Aung San Suu Kyi Speaks to Feminists

On Tuesday evening, Nobel Peace Prize-winner Aung San Suu Kyi spoke, via video, to guests at the Feminist Majority Foundation’s Global Women’s Rights Awards. Suu Kyi was given the Eleanor Roosevelt award for her tireless work for democracy and human rights in Burma, her home country. In her acceptance, the pro-democracy icon, who was released from 15 years of house arrest in November, seemed at first almost somber as she spoke. The audience was silent, transfixed, but suddenly Suu Kyi laughed, saying,

I believe women play the more important part in our world because not only are they entering the professional world, they still remain the pillars of their homes and families. So I hope the menfolk in this audience will forgive me for speaking in favor of women–for speaking out in favor of women–because I think only a woman can understand the troubles, the problems, the discrimination that other women have to face.

So, from this day onwards, until all the people in the world, particularly all the women in the world, are able to achieve their full potential, I hope we will be able to work together closely and in the true spirit of sisterhood.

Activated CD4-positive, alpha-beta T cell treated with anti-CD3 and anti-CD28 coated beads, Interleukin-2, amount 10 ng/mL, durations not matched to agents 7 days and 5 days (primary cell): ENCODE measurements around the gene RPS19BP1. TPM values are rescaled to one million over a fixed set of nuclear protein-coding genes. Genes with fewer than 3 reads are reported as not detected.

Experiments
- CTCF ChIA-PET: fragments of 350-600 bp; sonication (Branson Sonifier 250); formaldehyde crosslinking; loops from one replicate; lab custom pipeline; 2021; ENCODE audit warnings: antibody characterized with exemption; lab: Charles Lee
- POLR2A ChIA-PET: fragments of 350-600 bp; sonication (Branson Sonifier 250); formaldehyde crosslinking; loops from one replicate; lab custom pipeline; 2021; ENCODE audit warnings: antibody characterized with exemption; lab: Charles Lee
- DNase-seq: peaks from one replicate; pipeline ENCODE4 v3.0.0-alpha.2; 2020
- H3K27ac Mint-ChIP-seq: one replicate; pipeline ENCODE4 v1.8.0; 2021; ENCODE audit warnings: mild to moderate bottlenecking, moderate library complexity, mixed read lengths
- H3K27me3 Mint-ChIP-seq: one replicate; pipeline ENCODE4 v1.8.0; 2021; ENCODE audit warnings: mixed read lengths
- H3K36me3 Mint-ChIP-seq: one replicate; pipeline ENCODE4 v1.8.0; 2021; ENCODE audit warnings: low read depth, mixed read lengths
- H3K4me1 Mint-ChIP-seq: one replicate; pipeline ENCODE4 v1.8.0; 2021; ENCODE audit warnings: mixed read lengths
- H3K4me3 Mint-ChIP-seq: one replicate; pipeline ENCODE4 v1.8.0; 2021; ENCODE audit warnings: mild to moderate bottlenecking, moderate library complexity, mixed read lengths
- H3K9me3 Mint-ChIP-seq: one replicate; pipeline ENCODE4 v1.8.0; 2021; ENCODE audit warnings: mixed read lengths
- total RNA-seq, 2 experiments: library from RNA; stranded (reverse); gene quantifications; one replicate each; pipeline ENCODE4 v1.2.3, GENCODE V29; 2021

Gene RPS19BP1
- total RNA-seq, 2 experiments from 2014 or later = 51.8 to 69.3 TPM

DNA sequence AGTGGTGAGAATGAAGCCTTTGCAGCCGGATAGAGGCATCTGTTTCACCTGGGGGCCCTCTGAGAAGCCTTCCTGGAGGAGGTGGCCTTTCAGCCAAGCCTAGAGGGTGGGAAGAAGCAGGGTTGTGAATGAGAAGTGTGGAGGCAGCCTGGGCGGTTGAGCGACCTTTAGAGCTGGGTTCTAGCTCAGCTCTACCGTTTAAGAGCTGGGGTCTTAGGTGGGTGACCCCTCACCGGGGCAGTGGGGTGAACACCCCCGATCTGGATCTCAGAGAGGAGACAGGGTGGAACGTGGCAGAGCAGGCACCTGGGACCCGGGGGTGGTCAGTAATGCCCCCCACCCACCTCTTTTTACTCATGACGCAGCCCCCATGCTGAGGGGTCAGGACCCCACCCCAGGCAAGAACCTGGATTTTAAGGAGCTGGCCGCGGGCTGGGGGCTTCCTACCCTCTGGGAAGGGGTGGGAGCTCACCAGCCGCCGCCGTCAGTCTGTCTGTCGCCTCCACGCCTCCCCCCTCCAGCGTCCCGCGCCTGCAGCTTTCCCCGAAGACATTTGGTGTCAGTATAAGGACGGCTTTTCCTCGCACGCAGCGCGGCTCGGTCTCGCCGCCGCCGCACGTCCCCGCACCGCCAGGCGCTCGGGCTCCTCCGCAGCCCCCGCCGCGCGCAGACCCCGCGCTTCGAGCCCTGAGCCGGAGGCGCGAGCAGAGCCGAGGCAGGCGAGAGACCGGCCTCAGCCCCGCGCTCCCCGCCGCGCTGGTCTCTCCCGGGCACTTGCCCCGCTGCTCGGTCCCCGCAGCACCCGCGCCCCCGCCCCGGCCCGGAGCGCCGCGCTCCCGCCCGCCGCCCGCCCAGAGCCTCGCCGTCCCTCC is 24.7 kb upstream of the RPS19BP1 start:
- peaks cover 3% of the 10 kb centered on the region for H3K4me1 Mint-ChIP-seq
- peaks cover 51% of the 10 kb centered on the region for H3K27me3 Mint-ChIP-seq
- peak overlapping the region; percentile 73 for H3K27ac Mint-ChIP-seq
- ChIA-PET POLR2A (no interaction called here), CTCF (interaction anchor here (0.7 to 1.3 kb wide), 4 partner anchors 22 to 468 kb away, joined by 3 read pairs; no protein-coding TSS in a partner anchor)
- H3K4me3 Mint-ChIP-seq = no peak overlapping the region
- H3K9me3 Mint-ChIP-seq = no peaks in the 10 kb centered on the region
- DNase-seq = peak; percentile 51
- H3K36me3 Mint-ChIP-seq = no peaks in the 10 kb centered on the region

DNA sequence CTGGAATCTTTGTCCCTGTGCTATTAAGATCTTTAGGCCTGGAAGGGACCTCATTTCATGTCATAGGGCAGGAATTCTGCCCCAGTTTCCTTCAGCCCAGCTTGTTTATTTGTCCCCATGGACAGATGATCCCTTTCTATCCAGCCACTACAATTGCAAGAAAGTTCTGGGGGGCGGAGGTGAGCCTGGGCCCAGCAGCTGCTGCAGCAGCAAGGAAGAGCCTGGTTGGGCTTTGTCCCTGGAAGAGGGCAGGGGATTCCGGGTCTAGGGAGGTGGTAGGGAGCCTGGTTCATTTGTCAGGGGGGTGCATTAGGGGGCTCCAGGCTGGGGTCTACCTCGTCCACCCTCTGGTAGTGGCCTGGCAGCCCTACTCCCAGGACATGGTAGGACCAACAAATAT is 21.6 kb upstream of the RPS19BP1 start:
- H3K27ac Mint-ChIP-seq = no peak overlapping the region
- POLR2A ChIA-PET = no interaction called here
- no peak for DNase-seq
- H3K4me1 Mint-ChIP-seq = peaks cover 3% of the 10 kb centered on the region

The other awardees were Yolette Jeanty, passionate Haitian feminist and leader of one of the country’s most powerful women’s rights organizations, Kay Fanm; Sunita Viswanath, founder of Women for Afghan Women, which has opened domestic violence shelters for abused women in Afghanistan; and NPR Morning Edition host Renee Montagne, whose efforts to tell stories of Afghan women’s struggles and triumphs have helped to secure them a place in the international conversation.

Thumbnail photo by Flickr user Eden Pictures under Creative Commons 2.0.


Stephanie hails from Toronto, Canada. She is a Ms. writer, a master of journalism candidate and a hip hop dancer/instructor/choreographer. She got her start in feminist journalism at the age of 16 when she was a member of the first editorial collective at Shameless magazine—and she has never looked back.